SALEM – A federal judge today dismissed a suit by a former vendor at the Salem Farmers’ Market, alleging she was discriminated against because of her race.
The order was entered Oct. 1 in the the United States District Court for Western Virginia. The case had been scheduled to go to trial on Oct. 16.
Former flower and produce vendor Yvonne Henderson filed the suit in 2008 and Judge James Turk had, in January of this year, set a trial date. He also encouraged Henderson and the City of Salem to settle their differences.
The order filed this week does not go into details, except to strike the suit from the docket of the court that meets in Roanoke.
The Salem Times-Register’s original coverage of the suit brought out the city said Henderson was asked to stop selling at the market because she was not growing her own produce.
Henderson sold flowers and vegetables at the market in 2007 and through July 2008. When the then-market manager and other city representatives made a required inspection of property where Henderson said she grew her produce, they learned she wasn’t growing what she sold at the Salem Farmers’ Market, according to Salem officials.
Subsequently, Mike Tyler, head of Salem’s Street Department and who oversees market operations, sent Henderson a letter revoking her privileges, the city said. Under City of Salem rules for the farmers’ market, produce vendors have to raise at least 75 percent of vegetables and fruit they sell within surrounding counties or owned or leased land. Vendors have to provide a list of their farm locations.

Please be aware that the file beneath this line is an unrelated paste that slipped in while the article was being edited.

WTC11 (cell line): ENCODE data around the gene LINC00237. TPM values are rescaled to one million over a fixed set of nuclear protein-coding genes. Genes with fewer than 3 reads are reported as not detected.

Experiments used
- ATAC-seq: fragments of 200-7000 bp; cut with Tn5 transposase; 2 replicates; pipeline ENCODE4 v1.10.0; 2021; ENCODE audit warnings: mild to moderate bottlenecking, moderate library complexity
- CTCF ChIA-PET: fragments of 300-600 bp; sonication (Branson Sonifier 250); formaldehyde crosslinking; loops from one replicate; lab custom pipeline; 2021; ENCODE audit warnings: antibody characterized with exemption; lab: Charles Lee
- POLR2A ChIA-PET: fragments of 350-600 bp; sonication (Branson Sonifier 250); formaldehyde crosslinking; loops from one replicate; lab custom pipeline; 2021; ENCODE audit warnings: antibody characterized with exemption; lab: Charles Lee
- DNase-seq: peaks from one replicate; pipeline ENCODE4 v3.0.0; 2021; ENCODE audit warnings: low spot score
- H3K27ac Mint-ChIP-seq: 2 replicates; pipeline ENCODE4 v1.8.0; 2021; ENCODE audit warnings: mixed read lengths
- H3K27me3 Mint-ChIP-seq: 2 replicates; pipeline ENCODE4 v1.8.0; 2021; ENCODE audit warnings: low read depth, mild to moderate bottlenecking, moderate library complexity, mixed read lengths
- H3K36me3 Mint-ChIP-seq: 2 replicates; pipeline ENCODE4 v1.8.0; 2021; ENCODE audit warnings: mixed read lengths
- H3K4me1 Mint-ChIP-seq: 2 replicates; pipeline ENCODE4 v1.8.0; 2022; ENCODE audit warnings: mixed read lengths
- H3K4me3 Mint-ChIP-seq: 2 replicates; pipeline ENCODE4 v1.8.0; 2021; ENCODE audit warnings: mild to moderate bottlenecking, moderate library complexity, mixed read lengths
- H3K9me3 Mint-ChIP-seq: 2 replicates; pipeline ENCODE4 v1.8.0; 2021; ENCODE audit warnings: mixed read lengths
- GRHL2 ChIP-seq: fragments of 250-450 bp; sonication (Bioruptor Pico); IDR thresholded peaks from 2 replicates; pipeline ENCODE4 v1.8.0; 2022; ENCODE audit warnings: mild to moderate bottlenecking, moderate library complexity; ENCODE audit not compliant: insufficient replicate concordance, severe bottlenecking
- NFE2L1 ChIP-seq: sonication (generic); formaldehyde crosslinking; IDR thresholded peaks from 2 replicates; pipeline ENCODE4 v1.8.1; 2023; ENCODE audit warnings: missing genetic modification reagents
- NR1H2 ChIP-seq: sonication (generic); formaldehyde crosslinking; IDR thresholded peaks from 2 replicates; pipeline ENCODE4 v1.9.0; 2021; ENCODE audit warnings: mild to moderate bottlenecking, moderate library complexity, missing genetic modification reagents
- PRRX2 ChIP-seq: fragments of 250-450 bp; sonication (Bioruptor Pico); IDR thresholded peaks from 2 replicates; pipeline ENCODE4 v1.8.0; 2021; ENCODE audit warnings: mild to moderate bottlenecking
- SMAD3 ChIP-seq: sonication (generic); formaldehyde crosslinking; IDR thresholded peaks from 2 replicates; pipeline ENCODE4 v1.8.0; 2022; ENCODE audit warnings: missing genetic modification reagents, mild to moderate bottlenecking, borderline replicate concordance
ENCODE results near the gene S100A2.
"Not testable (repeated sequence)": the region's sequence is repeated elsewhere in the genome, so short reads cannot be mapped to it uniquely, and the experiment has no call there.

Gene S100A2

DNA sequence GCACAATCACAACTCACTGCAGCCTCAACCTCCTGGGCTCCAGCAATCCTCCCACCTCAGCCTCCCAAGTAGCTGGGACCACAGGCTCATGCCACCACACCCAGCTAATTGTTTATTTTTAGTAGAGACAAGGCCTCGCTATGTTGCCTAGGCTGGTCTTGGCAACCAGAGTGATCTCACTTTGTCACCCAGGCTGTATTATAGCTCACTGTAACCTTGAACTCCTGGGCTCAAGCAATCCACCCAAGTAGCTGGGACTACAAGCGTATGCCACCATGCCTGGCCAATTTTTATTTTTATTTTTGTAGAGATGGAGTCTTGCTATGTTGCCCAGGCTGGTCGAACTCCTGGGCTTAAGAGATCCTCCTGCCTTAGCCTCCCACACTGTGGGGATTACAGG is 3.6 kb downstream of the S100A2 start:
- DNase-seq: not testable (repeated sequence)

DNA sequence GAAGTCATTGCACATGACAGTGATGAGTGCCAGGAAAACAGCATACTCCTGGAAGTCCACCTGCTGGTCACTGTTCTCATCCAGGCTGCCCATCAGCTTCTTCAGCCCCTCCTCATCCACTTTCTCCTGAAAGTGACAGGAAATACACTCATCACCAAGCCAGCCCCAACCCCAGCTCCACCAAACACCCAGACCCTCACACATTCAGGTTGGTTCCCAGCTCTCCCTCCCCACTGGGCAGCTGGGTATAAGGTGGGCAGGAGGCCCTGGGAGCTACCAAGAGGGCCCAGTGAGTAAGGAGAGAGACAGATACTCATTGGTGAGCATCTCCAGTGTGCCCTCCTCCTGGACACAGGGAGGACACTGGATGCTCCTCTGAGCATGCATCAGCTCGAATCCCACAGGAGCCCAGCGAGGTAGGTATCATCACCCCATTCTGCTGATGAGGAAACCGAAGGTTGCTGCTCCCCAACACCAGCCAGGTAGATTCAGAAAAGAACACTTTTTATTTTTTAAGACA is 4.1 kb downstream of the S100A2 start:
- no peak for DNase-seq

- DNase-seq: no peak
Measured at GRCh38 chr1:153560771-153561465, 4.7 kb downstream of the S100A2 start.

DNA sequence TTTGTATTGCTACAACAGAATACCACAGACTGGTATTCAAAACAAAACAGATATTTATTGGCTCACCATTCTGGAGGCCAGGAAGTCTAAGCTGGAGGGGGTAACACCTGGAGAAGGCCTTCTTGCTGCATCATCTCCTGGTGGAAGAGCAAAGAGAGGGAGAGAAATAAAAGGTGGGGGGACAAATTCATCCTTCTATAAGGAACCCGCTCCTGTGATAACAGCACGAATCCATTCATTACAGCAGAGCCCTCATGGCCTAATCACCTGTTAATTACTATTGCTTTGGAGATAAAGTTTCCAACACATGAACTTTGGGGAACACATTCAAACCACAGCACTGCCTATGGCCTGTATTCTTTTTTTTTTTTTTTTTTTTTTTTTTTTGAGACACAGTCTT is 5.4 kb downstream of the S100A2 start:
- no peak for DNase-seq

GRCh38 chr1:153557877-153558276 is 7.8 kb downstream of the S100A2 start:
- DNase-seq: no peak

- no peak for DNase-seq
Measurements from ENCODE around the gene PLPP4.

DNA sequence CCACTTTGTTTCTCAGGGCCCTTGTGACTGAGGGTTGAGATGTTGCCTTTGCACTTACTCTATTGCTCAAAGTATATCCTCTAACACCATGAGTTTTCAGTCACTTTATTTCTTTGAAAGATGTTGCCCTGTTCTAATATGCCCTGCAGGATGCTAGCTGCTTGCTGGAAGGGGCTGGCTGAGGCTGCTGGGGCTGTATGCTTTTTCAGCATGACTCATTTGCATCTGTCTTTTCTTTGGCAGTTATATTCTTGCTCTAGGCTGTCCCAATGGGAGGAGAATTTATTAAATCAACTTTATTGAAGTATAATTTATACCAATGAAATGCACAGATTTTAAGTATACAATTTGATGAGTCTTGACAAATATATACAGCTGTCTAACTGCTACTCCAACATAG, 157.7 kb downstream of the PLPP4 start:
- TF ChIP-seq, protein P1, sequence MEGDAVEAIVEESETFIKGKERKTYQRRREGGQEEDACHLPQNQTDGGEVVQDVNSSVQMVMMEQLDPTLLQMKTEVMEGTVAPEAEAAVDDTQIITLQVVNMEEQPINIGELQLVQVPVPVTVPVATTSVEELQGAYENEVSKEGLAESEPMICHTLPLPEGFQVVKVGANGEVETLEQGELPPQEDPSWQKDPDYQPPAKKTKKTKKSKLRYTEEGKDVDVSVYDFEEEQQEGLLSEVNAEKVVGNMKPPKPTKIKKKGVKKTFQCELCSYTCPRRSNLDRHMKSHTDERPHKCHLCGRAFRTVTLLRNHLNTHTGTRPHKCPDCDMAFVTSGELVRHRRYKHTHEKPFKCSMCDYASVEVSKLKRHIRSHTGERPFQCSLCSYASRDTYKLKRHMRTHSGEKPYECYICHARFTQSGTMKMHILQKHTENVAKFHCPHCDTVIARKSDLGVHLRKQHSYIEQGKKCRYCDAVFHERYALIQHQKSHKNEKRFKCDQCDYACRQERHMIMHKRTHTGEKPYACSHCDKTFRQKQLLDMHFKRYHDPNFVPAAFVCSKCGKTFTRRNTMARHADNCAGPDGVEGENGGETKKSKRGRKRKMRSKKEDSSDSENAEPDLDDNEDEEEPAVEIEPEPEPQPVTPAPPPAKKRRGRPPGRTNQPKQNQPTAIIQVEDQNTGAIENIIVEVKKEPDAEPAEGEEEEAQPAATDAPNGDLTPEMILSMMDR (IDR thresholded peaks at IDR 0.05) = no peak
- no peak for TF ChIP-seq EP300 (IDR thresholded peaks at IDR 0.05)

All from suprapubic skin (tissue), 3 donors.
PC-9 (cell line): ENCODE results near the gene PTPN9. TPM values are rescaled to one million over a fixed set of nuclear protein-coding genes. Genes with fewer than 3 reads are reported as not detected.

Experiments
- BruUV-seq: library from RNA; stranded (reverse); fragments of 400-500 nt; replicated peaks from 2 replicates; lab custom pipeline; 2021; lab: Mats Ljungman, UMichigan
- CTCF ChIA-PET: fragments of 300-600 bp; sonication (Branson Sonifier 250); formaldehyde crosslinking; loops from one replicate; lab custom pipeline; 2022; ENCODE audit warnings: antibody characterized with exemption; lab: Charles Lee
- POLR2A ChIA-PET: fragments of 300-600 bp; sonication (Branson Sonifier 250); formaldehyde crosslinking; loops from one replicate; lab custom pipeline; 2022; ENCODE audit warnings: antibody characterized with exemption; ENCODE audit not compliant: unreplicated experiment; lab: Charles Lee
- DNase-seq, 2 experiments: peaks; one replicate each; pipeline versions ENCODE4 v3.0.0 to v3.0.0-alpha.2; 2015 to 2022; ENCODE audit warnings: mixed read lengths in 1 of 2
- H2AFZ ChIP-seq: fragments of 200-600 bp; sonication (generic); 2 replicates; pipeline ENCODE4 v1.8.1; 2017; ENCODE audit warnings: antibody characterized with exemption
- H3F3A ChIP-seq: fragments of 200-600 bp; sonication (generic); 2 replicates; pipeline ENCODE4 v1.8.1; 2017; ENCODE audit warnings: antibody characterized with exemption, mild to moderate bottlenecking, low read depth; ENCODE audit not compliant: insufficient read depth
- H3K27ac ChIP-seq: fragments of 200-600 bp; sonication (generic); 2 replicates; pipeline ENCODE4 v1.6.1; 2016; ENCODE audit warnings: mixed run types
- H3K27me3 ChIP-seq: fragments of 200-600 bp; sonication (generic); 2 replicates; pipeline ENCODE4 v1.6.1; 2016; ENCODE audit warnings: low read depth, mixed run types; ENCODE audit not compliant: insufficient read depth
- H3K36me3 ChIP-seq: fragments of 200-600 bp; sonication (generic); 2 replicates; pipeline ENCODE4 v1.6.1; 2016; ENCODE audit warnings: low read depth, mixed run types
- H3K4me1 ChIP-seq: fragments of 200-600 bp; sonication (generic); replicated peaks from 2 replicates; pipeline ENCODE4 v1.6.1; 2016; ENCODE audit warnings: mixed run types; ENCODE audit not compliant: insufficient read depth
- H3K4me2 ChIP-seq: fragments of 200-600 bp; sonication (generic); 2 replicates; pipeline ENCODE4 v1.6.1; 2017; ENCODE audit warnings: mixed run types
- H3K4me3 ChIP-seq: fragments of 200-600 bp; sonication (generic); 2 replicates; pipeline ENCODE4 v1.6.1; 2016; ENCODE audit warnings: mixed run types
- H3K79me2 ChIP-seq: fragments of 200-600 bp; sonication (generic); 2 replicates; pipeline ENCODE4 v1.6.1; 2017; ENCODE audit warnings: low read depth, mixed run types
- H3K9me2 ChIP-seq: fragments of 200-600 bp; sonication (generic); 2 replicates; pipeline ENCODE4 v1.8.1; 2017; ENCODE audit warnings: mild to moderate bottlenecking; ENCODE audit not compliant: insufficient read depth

At one time, other vendors said, Henderson told them she was raising flowers and produce in Bedford County, and later, in Botetourt County.
Henderson, who was the only black vendor at that time, filed a racial discrimination suit, claiming other vendors at the Salem Farmers’ Market harassed her because she was black. She also said that Tyler used a racial slur when she complained to him about racial harassment.
A response filed on behalf of Tyler denied he said anything derogatory to Henderson when meeting with her about her complaints.
When the Salem Times-Register asked for the city’s response in January to Henderson’s allegations, Communications Director Mike Stevens sent this e-mail: “The City takes any and all accusations of this nature very seriously, but we are confident that these particular claims are absolutely false…When the city was informed that Ms. Henderson was no longer producing on either property, her privileges were revoked.”